Can enhanced AR experiences in-store be used as an effective tool by such diverse retailers and brands like Jeep, Walgreens and 19 Crimes Wines to drive engagement and sales? Many say “yes”, and the technology, consumer demand and financial support is validation. As of 2022, there are 1,033 Augmented Reality startups in the U.S. ready to address an estimated 100 million consumers who used AR to shop in 2020, an estimated 32% of which have used AR for shopping.
What is Augmented Reality (AR)?
Augmented Reality technology enhances or expands real-world experiences, integrating digital information (usually from a smartphone or other digital device) on top of a user’s physical surroundings in real time. Interactive objects are superimposed on top of a physical environment so that the combined image incorporates what the camera sees, augmented with generated visual inputs created via AR technology. Think of the multiplayer game Pokémon Go and you’ve got the gist.
In-store AR Examples
Below are a few examples of how augmented reality is being deployed in physical retail environments to build awareness, drive traffic and enhance the buying experience for shoppers on the go.
19 Crimes Uses AR to Stand Out on the Shelf
One of the biggest challenges for vintners is to stand out on the shelf and differentiate themselves from the sea of competing wines available in most retail settings. Using AR, Australian wine company, 19 Crimes, created a series of animated videos for the wine label which, when scanned with a smartphone, had various English historical criminals portrayed on the labels, giving the viewer a brief glimpse into their crime, punishment, and life after being banished to Australia. The 19 Crimes branding is based on the history of the founding of Australia as an English Penal colony. They recently partnered with Snoop Dogg to release, Cali Red, featuring AR videos of the rap artist.
3D Dragons Drive Mall Foot Traffic
Teen surf and sport clothing retailer Tilly’s Inc. wanted to find new ways to interact with mall shoppers and drive them into their stores. They created an Augmented Reality Storefront in their Ontario California location using a large display installed on an exterior store window that rendered animated 3D dragons, octopus tentacles, floating footwear and a gravity defying skateboarder overlaid on top of images of the actual store interior. Tilly’s claimed foot traffic increased by 30% from the start of the AR window installation. See it live here Tilly's AR Storefront.
Jeep Uses AR to Close Showroom Sales
Driving showroom visits is the key to closing sales for automotive companies. In the past the average consumer visited an average of five dealerships before making a purchase. Now 41% of auto shoppers visit a single dealership, making their decisions ahead of time. To close more sales at the point of sale, Jeep Europe created the “Jeep Compass Visualiser” allowing car buyers to hold an enabled smartphone and view, walk around, look inside and configure a life-sized virtual car. Here’s a link a video showing how it works.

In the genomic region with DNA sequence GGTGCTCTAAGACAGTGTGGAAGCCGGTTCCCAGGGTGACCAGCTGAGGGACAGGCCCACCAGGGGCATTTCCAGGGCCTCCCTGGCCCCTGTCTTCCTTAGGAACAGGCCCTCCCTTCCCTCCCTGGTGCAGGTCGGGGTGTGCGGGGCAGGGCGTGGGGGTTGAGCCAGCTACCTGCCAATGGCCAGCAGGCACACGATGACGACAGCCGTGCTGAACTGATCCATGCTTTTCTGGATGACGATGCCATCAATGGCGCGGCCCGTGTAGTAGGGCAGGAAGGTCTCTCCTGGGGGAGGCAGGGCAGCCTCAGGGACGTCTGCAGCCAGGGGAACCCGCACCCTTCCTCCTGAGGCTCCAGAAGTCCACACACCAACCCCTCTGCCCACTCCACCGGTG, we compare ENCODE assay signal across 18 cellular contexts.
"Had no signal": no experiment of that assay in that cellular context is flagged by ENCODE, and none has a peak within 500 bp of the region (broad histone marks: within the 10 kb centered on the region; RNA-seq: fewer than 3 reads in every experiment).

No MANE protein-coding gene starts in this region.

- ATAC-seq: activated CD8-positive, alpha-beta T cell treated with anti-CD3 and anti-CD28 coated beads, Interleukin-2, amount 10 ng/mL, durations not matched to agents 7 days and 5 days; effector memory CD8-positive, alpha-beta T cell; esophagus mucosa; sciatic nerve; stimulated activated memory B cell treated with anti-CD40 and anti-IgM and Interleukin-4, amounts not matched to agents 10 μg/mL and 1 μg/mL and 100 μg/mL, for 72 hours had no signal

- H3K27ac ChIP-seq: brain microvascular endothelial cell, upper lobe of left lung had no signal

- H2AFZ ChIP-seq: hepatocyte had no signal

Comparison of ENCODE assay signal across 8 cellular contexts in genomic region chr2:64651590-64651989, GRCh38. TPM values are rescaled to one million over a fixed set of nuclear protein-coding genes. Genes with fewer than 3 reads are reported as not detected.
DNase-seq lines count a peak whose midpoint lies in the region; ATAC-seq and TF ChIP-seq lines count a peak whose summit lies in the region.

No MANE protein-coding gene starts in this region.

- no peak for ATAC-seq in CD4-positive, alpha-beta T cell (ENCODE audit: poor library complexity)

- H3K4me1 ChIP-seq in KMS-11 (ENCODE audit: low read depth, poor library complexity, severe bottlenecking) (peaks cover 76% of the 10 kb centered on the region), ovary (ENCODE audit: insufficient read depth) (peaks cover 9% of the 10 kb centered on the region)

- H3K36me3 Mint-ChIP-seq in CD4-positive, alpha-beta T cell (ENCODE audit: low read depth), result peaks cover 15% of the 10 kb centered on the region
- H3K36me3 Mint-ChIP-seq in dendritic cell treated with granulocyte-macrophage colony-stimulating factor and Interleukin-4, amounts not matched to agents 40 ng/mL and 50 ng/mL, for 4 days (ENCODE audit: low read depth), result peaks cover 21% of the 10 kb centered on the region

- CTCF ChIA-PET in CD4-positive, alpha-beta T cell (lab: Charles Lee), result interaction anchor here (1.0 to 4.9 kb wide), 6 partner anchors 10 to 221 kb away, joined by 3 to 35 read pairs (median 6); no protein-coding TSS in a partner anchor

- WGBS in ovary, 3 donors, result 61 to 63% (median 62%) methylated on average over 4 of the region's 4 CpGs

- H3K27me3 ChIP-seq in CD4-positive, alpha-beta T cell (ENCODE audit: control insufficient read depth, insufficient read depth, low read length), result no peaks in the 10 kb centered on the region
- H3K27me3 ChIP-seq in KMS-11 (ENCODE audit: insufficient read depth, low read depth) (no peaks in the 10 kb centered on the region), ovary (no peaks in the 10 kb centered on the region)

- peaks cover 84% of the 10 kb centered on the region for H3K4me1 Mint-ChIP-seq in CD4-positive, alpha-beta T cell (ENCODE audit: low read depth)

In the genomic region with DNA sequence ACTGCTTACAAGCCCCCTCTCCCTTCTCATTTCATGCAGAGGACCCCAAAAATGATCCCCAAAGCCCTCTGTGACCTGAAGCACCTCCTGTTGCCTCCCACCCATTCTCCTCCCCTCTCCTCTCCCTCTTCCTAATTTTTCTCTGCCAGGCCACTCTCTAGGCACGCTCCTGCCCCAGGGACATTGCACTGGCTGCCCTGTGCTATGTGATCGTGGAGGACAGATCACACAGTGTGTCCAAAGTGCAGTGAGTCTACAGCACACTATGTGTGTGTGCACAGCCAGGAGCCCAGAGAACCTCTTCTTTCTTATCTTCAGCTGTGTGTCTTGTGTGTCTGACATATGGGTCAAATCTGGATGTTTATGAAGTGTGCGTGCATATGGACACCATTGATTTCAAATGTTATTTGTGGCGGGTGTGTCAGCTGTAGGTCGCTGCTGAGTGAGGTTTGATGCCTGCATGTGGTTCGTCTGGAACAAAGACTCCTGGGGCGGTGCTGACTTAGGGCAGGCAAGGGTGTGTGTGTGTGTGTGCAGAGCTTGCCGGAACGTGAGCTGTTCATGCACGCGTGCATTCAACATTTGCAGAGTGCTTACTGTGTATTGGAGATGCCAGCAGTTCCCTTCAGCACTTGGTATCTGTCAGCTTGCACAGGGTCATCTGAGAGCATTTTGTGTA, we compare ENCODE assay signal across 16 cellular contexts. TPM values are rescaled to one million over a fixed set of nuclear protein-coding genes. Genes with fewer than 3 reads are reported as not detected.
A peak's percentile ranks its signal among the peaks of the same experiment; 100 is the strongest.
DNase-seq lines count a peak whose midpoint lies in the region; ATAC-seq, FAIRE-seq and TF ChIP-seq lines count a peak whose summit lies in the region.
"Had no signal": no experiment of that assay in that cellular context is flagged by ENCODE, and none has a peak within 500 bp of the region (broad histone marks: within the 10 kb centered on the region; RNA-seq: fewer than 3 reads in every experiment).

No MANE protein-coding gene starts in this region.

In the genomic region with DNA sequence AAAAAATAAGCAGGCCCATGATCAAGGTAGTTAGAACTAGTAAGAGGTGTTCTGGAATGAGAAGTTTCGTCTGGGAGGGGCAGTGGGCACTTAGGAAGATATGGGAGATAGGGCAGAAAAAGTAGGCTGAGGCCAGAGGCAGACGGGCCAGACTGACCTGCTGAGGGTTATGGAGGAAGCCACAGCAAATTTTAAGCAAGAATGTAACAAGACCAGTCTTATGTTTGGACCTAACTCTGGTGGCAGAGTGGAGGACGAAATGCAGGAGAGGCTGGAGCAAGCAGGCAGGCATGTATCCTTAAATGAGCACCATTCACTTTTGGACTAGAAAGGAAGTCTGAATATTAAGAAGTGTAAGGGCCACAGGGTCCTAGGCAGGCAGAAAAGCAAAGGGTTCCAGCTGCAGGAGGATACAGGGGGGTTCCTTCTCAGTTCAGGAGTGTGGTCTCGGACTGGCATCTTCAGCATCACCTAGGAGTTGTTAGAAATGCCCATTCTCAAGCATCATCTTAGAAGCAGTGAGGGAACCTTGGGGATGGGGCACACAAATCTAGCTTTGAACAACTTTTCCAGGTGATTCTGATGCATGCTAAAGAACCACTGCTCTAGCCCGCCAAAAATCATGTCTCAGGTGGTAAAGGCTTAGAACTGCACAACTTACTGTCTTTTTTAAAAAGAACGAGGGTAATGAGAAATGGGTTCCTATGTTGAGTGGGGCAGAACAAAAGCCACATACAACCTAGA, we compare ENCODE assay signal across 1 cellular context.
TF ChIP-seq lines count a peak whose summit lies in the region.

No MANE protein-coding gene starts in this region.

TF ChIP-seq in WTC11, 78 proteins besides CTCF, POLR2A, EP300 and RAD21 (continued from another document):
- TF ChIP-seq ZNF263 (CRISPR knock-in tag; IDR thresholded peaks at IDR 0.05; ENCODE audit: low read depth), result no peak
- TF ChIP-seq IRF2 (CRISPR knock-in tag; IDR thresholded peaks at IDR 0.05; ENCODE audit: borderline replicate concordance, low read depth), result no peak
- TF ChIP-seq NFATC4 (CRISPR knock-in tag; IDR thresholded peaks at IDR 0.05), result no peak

Large Footprint Retailers Use AR for In-Store Navigation
All lost in the supermarket? Retailers with large footprint stores are jumping onboard AR to help shoppers located hard to find items more efficiently and meanwhile deliver pricing and sales information. Walgreens and Lowe’s have teamed up with tech company Aisle 411 to create AR experiences that make the in-store purchasing less time consuming and more productive - potentially driving increased trips and sales in low margin, highly competitive retailers.
There are many other innovators in the Shopper Marketing (as seen in the 2023 Shopper Marketing Tech Landscape) including the companies powering AR experiences for brands and retailers including:
- Marxent Labs who have built room visualizers for kitchen and bath remodeling applications
- ThreeKit who specialize in 3D shopping for furniture and ecommerce
- Tangiblee who create virtual try on applications for jewelry and apparel
- QReal offering various AR applications in fashion, beauty and food
Note: Click to see the full Shopper Marketing Tech Landscape and associated details.
What's the Future of AR for Shopping and Retail?
All eyes will be on AR as a new way to increase engagement, make shopping more comfortable and convenient, and a way to close more sales. As the rise in buying power from a maturing Gen Z population, smarter smartphones and faster data speeds will all contribute to more use cases for AR, and greater opportunities to deliver breakthrough experiences in-store and outside of the store for always-on, digital shoppers who will continually look for ways to merge physical, digital and social worlds into their everyday lives.